• A Lack of Confidence Isn’t What’s Holding Back Working Women

A Lack of Confidence Isn’t What’s Holding Back Working Women

A Lack of Confidence Isn’t What’s Holding Back Working Women


Women are hesitant to talk up their accomplishments because they are often penalized when they do.

…Together, two new pieces of research are helping identify why it’s so hard for women to boast about their accomplishments.

The first study, conducted by researchers at three European business schools, confirms what many working women instinctively know:

While they might be told confidence is the key to professional success, that’s rarely the case in practice.

Unless women can temper their assertiveness with more stereotypically feminine traits like empathy and altruism, confidence will do little to advance their careers.

…While all that most men seem to need in order to succeed in the workplace is a little bit of spunk, women must learn how to master the art of appearing both sure of themselves and modest.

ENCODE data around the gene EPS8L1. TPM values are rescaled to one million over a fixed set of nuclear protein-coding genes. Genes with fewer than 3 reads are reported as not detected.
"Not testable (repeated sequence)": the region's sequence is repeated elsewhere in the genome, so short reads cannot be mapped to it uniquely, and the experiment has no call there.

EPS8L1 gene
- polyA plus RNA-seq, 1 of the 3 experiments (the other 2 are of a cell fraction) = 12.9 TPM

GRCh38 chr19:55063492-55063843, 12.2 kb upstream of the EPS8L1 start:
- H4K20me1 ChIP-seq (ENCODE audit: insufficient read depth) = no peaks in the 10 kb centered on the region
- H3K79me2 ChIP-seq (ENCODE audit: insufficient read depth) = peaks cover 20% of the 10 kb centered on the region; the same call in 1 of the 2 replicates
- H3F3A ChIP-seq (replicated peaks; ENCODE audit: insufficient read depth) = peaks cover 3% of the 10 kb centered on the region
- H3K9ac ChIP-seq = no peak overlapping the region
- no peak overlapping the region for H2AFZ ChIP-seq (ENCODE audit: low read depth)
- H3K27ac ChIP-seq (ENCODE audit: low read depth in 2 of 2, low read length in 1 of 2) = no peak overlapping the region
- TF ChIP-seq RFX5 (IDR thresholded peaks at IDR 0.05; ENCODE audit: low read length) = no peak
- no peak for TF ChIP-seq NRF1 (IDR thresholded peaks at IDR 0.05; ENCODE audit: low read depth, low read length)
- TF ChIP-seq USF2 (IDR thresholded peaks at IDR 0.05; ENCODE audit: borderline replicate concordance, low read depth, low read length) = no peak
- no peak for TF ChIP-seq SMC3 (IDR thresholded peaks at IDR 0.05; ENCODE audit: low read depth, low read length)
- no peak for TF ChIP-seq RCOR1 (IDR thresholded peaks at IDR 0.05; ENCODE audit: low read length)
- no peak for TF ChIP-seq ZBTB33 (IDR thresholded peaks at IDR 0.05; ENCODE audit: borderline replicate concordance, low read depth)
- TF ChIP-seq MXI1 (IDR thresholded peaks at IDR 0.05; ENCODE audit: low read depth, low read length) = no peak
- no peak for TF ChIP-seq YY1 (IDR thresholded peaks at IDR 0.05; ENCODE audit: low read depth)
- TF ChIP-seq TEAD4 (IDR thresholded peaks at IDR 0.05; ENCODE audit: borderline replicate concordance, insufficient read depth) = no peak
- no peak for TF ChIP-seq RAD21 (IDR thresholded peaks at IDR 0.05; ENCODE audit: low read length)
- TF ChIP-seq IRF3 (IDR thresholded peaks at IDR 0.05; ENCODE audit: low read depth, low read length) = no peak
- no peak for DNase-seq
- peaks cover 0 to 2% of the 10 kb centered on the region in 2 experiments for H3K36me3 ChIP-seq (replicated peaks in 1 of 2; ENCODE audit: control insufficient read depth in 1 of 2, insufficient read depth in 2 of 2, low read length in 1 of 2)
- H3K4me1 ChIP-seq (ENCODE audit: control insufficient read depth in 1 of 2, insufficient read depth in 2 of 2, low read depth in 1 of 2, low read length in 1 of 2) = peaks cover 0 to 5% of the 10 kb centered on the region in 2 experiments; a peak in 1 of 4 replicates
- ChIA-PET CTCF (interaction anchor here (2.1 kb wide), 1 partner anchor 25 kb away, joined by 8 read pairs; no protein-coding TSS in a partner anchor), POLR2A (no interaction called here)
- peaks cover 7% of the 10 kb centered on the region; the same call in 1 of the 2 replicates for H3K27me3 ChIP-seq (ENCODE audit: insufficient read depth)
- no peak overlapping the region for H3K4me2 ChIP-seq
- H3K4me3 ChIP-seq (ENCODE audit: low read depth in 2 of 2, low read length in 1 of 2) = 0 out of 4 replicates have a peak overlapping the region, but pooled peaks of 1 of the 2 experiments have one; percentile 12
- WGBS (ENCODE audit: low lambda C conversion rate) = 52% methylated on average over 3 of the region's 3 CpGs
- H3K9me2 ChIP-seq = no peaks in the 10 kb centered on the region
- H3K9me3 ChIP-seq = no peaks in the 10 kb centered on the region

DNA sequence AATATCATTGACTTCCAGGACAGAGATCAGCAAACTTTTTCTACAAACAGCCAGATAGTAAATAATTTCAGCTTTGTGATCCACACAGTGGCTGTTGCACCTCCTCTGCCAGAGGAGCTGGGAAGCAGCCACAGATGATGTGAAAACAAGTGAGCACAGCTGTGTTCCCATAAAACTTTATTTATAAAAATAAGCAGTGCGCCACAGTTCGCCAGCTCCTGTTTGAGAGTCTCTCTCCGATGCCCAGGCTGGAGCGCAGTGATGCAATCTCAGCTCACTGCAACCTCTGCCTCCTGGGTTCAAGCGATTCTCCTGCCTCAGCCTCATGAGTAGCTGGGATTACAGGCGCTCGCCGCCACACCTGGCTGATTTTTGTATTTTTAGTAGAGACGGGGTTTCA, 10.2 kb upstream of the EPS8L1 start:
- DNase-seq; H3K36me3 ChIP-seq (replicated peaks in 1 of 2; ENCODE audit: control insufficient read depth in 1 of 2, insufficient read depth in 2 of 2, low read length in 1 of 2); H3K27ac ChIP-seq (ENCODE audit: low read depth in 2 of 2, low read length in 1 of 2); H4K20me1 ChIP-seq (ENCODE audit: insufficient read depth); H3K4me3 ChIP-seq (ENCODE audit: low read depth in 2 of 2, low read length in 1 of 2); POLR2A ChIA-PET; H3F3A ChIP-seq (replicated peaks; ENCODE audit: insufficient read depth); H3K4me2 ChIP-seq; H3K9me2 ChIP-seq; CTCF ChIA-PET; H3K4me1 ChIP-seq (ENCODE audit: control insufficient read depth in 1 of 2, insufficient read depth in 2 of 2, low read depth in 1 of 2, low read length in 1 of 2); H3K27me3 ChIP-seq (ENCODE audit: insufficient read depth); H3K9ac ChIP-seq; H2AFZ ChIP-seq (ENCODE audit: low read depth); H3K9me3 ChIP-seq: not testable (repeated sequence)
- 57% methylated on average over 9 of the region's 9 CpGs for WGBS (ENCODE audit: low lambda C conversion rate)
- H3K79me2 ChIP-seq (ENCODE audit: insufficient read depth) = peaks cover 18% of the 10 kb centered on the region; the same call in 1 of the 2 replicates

Too much of the latter, and women’s achievements get overlooked. Too much of the former, and they can face what experts refer to as the “backlash effect”—social and professional sanctions for failing to conform to gender norms. For example, confident women are often perceived as less likeable and hireable.

According to another recent study, it’s most often a fear of this backlash, and not a lack of confidence, that prevents many women from self-promoting.

…Ultimately, the biggest problem with the confidence-gap theory is that it places the responsibility for closing the gender gap on individual women when the solution might instead lie beyond their control.

… Smith, who has studied gender norms in the workplace, says that the strategies that make the biggest difference in women’s lack of self-promotion put the onus on companies, not the women who work in them.

One simple tactic is for workplaces to normalize the practice of self-promotion, so that when women talk about their achievements, they are less likely to face the well-documented backlash. “Start each meeting by asking everyone to share one thing they’ve achieved since you last met,” Smith recommends.


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